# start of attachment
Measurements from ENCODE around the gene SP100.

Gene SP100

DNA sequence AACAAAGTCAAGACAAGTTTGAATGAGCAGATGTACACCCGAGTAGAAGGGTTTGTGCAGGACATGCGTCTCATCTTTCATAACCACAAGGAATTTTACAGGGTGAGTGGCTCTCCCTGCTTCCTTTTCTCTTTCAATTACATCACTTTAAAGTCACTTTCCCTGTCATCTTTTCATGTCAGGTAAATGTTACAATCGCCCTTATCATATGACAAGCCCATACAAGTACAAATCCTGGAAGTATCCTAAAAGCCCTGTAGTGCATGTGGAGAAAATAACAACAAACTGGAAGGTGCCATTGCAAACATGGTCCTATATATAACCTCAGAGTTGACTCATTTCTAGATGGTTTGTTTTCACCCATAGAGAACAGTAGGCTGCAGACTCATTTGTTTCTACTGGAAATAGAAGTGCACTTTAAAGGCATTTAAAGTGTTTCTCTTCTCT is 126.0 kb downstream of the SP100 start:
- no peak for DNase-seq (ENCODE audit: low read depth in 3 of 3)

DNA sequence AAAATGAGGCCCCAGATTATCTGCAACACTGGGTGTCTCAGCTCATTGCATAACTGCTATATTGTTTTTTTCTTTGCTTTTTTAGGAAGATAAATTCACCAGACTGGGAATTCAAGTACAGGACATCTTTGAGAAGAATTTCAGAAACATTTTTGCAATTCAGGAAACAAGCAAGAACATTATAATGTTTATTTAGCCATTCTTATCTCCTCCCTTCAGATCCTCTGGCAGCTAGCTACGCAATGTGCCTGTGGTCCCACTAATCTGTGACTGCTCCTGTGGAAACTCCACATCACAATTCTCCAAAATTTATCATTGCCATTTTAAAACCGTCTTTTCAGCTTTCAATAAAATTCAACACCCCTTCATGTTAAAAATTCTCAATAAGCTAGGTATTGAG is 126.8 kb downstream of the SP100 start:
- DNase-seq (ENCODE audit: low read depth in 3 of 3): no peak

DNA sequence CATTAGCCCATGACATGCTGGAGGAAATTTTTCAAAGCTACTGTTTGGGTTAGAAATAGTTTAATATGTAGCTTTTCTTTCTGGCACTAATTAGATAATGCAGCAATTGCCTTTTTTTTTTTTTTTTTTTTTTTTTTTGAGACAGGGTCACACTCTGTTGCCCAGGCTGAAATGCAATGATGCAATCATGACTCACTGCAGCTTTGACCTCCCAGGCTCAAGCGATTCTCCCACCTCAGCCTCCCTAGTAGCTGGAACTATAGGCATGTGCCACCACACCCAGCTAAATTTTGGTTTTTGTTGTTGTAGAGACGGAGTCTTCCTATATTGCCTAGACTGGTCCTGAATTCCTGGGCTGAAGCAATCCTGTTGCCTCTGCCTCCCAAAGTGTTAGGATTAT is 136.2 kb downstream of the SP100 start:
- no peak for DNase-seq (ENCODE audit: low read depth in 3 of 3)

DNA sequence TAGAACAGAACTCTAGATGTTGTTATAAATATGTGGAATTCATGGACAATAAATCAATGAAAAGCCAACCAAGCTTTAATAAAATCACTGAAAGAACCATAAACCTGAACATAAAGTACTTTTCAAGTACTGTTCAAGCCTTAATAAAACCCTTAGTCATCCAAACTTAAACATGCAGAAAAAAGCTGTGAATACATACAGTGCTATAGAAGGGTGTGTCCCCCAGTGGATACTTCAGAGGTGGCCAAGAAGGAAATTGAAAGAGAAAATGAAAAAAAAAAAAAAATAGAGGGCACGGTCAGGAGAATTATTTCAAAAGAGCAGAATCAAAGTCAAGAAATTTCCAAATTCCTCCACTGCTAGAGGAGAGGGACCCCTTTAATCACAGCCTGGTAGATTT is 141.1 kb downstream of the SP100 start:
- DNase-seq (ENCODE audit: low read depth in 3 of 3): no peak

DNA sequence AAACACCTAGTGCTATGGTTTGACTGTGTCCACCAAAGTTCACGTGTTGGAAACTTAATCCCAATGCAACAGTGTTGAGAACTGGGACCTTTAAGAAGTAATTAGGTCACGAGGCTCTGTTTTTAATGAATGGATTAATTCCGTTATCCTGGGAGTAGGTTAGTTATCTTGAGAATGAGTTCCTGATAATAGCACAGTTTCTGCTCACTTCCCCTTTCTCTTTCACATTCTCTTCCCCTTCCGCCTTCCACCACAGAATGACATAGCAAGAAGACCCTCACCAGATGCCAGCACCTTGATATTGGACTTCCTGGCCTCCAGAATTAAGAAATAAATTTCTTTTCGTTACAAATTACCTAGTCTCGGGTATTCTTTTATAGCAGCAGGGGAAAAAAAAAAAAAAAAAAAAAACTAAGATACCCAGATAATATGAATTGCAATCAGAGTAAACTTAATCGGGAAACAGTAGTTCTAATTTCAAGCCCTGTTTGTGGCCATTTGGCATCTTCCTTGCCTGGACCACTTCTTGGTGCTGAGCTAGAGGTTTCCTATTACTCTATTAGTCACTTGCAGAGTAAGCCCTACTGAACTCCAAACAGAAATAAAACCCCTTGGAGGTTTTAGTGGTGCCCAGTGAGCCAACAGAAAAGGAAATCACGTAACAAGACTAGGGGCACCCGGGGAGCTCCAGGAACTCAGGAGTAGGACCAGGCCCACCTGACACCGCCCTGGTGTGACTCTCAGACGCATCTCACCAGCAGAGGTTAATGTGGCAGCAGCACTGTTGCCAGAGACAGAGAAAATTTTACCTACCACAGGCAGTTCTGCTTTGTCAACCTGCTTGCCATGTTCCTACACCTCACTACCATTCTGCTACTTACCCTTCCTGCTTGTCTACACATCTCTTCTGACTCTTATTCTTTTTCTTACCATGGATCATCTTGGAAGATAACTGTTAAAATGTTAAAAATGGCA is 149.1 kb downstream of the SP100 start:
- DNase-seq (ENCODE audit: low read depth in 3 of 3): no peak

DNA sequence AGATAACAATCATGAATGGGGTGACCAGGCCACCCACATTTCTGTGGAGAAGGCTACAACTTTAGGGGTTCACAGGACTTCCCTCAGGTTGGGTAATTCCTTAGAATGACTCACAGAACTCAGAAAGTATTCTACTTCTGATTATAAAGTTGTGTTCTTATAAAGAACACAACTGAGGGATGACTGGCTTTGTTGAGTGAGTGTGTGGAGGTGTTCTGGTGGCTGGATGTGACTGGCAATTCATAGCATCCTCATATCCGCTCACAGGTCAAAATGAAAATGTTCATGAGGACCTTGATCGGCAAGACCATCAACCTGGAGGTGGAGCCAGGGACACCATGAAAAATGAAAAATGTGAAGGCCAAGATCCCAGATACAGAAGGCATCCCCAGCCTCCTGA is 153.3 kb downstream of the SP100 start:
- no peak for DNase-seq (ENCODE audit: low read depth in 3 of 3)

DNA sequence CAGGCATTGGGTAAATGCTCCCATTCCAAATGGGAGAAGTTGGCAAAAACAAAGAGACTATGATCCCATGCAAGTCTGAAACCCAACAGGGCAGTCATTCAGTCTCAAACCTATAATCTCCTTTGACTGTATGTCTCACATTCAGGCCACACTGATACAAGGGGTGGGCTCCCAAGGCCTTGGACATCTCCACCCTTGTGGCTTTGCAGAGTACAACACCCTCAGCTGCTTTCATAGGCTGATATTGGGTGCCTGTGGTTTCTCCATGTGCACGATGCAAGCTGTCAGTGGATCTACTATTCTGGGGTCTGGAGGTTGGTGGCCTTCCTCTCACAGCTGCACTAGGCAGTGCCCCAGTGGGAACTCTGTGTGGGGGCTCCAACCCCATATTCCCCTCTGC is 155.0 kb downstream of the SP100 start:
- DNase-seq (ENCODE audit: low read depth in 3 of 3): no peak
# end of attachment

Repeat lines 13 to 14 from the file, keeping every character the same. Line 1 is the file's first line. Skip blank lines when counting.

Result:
DNA sequence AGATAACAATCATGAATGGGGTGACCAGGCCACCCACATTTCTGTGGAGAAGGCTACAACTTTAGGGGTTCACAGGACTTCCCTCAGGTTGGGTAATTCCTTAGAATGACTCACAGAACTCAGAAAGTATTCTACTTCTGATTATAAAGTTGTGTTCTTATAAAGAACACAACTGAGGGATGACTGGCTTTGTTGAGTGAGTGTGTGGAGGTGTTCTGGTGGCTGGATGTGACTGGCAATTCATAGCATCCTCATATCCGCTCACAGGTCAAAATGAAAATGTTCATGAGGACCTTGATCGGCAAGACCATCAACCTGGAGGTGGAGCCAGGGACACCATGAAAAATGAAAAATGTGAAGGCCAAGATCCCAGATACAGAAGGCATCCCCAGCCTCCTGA is 153.3 kb downstream of the SP100 start:
- no peak for DNase-seq (ENCODE audit: low read depth in 3 of 3)